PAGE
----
“Outside IR35” means a contractor arrangement is not caught by IR35 and the contractor status is fine.
The current position is that the PSC is responsible for assessing whether IR35 applies. This current regime has been difficult to police by HMRC and HMRC considers there is widespread flouting of the rules by contractors.
From April 2021 the responsibility for assessing whether IR35 applies will shift to the end user/client (with the exception of ‘small’ companies) which will require an assessment to be carried out on a contract by contract basis. HMRC anticipates that this will be easier to monitor and that end user businesses will be more compliant.
The reformed regime will apply to payments made on or after 6 April 2021 for services carried out on or after this date.
The changes will not apply to end users who are a small company. If you meet two out the following 3 conditions, you will meet the small company definition and are therefore exempt from the changes to IR35:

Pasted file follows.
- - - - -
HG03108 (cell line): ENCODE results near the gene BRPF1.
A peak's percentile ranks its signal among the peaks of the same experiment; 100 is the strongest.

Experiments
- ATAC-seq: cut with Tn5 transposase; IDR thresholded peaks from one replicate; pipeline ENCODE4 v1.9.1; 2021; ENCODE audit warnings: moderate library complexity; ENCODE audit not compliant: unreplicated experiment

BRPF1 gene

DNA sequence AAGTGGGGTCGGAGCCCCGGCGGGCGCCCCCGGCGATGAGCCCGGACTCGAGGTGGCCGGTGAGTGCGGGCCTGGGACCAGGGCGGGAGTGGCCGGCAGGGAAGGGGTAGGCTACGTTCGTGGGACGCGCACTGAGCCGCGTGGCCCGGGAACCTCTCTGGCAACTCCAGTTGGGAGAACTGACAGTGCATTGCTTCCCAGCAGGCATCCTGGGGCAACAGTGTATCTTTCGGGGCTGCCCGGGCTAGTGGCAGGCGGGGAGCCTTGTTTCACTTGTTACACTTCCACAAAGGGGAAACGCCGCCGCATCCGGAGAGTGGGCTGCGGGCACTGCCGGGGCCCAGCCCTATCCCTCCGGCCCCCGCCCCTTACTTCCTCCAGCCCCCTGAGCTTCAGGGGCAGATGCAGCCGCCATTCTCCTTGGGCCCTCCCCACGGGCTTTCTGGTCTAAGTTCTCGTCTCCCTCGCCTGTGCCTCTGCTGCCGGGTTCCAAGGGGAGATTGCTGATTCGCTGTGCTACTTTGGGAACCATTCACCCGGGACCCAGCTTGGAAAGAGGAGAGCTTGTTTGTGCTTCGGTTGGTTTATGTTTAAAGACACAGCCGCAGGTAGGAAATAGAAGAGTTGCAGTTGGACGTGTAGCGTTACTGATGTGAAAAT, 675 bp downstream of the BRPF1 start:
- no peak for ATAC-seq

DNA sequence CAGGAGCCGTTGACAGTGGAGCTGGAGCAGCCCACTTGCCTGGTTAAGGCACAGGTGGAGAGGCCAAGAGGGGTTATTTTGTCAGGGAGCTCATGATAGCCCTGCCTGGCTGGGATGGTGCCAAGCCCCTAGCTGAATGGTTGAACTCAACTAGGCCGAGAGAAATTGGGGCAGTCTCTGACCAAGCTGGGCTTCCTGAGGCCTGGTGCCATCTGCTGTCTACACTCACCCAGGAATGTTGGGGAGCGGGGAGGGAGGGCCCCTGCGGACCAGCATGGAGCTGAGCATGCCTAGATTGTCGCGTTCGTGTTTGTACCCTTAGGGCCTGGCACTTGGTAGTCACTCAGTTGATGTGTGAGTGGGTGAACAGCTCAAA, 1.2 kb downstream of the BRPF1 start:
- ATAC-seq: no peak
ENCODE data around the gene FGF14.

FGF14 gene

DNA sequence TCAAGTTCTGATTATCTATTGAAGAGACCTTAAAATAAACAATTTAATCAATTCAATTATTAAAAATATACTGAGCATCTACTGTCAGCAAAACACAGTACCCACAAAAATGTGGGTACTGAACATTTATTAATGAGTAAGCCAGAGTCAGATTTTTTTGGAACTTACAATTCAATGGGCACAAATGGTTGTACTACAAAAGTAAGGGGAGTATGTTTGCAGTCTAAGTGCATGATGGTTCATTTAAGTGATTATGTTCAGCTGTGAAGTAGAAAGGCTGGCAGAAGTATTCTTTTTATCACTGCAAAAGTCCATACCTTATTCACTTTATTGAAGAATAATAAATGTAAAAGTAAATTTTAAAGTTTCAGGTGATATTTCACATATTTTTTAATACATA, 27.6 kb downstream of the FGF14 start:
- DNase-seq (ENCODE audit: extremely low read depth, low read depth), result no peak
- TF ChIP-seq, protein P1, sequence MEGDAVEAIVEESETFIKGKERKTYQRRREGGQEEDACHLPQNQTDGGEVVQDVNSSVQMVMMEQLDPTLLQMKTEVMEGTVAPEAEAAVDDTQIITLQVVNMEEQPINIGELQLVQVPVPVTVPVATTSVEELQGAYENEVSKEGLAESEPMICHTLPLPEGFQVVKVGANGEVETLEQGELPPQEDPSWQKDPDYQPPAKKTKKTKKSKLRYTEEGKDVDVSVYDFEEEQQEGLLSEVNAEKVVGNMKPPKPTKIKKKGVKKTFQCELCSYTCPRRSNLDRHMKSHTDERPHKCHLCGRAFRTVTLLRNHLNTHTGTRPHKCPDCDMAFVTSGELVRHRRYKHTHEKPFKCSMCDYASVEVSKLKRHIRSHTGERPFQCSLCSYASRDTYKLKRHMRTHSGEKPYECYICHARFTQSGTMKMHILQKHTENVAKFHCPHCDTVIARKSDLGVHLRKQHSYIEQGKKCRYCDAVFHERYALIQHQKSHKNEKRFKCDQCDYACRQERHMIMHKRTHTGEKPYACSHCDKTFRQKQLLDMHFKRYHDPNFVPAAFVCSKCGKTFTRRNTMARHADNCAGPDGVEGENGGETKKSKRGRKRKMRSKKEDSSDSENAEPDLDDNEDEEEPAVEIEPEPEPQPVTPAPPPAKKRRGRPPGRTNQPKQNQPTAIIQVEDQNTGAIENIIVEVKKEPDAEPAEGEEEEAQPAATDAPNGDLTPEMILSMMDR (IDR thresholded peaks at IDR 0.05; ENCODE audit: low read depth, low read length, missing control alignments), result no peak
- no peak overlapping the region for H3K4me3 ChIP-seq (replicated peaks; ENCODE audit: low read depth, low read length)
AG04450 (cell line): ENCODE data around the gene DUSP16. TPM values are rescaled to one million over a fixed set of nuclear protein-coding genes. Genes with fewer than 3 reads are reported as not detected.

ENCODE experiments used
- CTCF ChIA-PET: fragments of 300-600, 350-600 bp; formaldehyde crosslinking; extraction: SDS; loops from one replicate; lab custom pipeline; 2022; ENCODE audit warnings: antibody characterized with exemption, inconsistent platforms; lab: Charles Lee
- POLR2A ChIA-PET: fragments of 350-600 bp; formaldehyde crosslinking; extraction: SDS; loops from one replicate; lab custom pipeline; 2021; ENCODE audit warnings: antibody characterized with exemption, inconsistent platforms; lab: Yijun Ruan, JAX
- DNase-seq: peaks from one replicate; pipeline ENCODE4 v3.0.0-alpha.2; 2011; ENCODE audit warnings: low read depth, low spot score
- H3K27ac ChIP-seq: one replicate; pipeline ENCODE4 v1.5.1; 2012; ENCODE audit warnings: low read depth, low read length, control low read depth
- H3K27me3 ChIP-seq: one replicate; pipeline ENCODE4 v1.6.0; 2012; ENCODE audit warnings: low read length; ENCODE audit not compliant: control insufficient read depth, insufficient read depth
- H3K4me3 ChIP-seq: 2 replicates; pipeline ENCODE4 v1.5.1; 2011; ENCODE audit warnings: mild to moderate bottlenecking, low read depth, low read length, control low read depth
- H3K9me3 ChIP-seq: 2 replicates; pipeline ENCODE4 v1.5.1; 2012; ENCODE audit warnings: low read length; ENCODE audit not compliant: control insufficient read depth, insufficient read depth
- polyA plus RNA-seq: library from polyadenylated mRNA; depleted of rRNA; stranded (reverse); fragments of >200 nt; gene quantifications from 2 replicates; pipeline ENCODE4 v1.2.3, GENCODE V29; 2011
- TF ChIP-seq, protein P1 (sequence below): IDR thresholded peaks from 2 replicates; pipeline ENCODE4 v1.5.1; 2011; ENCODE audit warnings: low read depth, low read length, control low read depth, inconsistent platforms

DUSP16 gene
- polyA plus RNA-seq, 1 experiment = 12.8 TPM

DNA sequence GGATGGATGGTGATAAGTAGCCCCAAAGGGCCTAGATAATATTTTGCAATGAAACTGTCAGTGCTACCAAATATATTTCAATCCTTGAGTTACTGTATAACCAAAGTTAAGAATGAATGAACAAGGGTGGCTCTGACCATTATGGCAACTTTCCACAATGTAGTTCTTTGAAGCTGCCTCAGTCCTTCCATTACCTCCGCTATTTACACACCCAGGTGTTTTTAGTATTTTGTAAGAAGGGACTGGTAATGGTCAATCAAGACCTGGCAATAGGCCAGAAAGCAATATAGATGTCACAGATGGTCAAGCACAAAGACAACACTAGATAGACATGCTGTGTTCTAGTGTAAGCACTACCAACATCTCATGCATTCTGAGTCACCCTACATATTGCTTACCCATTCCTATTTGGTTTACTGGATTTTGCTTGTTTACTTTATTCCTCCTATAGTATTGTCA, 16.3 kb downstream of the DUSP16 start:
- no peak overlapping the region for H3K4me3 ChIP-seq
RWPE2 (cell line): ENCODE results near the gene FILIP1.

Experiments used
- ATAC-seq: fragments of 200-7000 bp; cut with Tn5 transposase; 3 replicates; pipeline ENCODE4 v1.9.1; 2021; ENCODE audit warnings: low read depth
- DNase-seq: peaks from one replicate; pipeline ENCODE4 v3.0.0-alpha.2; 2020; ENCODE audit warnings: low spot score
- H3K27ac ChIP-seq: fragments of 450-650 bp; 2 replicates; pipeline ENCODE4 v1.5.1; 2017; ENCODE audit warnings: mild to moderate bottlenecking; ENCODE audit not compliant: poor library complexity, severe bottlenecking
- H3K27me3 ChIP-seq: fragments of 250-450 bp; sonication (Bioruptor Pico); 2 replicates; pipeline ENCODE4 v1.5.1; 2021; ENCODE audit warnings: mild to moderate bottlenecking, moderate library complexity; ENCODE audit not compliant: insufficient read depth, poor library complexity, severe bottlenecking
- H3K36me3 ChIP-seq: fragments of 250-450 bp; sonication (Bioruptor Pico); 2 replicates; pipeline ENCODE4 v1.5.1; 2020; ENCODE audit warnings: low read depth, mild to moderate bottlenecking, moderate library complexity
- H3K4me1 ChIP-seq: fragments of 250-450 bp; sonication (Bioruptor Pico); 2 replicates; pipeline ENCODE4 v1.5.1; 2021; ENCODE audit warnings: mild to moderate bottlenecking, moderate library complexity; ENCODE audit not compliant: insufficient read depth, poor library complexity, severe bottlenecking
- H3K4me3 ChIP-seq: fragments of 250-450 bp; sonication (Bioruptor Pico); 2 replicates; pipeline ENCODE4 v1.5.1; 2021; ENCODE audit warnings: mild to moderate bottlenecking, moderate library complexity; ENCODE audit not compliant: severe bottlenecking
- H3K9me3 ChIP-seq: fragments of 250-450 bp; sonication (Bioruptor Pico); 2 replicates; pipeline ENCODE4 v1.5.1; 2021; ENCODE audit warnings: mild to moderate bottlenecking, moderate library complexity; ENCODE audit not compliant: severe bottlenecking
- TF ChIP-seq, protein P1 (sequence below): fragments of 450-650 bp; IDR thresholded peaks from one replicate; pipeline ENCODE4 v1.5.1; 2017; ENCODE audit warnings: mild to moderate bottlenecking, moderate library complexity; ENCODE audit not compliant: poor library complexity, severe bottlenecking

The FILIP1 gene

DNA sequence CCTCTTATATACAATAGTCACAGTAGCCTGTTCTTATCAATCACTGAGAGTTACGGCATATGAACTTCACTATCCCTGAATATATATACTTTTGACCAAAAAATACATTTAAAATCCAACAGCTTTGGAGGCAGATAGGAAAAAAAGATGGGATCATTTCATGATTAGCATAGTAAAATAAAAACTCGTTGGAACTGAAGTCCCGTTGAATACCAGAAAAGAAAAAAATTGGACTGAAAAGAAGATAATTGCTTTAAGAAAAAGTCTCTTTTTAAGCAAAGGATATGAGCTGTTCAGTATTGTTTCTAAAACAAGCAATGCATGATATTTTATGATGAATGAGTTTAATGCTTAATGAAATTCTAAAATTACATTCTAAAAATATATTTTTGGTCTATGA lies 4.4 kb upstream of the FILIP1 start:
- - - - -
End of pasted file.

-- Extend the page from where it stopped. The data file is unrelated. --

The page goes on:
Companies will always be classified as small in their first financial year. Public companies will always be considered to be medium or large businesses and cannot fall under this exemption.
For a group company to be a small company its parent company must also meet the small company definition.
The end user client will be responsible for assessing if the contractor is employed or self-employed for tax purposes. It is required to take reasonable care in carrying out the assessments.
When an assessment is carried out the outcome must be confirmed to the contractor with accompanying reasons in a Status Determination Statement (SDS). This SDS must be provided to the contractor before making payment to them. It must also be provided to the agency if there is one in the chain (more on this later).
The end user client must have a dispute resolution procedure to enable to the contractor or agency to appeal the assessment outcome.